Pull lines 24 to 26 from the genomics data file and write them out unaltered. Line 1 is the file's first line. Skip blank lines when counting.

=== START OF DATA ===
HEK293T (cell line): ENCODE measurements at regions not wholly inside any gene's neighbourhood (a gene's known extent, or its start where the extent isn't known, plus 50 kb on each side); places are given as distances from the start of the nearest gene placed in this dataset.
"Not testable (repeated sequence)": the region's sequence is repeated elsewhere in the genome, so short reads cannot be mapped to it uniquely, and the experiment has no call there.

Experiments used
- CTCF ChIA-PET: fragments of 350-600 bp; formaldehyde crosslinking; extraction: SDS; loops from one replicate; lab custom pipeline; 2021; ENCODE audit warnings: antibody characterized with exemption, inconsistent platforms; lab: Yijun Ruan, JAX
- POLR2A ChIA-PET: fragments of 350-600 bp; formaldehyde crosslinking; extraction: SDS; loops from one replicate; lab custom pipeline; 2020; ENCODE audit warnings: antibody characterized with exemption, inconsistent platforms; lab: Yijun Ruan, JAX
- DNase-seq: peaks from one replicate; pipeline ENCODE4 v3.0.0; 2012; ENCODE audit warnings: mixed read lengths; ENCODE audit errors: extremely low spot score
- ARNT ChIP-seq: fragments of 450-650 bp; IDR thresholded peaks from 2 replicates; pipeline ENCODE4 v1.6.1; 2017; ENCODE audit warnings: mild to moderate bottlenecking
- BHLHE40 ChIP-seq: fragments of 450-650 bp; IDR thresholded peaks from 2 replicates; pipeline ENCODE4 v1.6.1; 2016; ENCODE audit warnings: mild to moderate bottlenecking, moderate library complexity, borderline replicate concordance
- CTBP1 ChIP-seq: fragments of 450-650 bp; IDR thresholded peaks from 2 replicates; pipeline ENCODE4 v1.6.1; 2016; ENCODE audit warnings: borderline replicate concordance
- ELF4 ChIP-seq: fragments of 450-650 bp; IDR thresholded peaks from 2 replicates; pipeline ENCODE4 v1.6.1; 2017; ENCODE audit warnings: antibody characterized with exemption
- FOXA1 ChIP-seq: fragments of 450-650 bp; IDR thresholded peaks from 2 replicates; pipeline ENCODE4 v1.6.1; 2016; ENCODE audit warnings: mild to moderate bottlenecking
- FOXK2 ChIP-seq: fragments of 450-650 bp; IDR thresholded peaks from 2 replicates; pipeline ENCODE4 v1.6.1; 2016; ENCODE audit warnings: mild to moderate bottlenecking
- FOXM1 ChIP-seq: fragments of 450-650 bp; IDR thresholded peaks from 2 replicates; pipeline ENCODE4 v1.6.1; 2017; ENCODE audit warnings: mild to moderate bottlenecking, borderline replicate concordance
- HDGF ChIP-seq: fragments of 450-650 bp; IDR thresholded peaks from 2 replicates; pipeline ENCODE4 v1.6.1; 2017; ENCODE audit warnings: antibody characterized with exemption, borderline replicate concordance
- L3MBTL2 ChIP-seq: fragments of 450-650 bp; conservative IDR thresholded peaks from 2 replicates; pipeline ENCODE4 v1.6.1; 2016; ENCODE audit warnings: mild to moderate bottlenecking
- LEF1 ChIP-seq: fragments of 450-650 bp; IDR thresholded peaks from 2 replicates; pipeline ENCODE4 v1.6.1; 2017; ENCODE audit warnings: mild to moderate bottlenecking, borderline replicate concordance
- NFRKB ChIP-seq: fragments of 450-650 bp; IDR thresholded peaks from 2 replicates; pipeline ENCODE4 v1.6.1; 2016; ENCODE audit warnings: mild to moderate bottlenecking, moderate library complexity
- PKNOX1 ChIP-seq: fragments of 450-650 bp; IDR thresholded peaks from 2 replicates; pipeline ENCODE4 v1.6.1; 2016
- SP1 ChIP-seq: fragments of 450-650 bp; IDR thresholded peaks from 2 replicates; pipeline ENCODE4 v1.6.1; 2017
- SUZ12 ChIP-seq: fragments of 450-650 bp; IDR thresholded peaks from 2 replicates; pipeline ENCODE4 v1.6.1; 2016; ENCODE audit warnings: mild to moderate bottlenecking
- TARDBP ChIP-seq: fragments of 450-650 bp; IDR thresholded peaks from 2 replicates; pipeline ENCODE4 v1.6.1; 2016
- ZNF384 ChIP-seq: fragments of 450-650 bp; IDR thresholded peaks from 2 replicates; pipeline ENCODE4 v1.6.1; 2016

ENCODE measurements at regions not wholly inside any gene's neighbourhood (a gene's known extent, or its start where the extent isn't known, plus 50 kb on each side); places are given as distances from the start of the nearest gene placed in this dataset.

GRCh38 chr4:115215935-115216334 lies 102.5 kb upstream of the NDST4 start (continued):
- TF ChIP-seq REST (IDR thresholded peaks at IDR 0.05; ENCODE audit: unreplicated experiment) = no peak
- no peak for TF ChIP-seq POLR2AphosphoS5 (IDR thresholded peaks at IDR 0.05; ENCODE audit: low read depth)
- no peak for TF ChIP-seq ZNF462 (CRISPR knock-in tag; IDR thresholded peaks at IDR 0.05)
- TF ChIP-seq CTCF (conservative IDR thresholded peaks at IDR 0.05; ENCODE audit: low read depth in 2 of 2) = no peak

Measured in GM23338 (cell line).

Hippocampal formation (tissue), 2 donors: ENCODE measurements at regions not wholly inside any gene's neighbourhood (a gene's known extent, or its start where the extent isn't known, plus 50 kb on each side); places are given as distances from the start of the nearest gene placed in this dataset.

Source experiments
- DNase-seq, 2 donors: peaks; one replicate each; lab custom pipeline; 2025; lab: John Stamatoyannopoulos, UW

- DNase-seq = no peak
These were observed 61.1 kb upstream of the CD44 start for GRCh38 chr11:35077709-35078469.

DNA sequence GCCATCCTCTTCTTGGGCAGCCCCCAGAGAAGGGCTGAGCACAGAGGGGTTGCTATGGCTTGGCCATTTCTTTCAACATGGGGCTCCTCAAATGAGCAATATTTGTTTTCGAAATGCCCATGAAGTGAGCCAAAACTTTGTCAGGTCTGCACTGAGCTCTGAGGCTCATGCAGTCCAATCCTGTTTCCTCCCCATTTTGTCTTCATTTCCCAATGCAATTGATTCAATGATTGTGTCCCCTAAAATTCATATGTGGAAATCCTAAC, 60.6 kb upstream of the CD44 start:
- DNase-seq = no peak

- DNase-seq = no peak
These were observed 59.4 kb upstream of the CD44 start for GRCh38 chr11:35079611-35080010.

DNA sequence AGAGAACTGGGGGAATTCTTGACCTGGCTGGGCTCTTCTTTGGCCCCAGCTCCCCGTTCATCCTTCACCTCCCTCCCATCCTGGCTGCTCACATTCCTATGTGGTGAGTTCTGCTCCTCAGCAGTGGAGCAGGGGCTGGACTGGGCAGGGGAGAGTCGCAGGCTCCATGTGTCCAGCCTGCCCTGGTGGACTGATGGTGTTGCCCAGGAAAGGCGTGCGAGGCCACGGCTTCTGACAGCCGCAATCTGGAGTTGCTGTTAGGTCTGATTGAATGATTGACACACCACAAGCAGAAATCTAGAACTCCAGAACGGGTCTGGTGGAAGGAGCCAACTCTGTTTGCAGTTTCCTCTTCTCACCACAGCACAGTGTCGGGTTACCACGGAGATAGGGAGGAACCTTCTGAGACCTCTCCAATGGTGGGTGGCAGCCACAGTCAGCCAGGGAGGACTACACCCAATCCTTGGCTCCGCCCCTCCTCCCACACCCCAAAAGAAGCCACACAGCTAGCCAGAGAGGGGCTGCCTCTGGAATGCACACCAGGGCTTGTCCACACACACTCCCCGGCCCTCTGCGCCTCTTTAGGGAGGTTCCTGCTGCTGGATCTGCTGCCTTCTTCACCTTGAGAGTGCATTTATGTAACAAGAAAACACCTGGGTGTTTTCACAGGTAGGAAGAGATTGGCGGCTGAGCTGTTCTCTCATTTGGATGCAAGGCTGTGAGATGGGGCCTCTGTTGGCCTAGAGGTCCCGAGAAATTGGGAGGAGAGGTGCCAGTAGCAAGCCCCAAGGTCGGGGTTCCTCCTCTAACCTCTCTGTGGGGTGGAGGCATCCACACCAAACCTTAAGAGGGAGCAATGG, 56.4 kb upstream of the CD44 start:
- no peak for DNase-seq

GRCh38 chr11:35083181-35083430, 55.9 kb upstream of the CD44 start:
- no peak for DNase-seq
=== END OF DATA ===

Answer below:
GRCh38 chr4:115215935-115216334 lies 102.5 kb upstream of the NDST4 start (continued):
- TF ChIP-seq REST (IDR thresholded peaks at IDR 0.05; ENCODE audit: unreplicated experiment) = no peak
- no peak for TF ChIP-seq POLR2AphosphoS5 (IDR thresholded peaks at IDR 0.05; ENCODE audit: low read depth)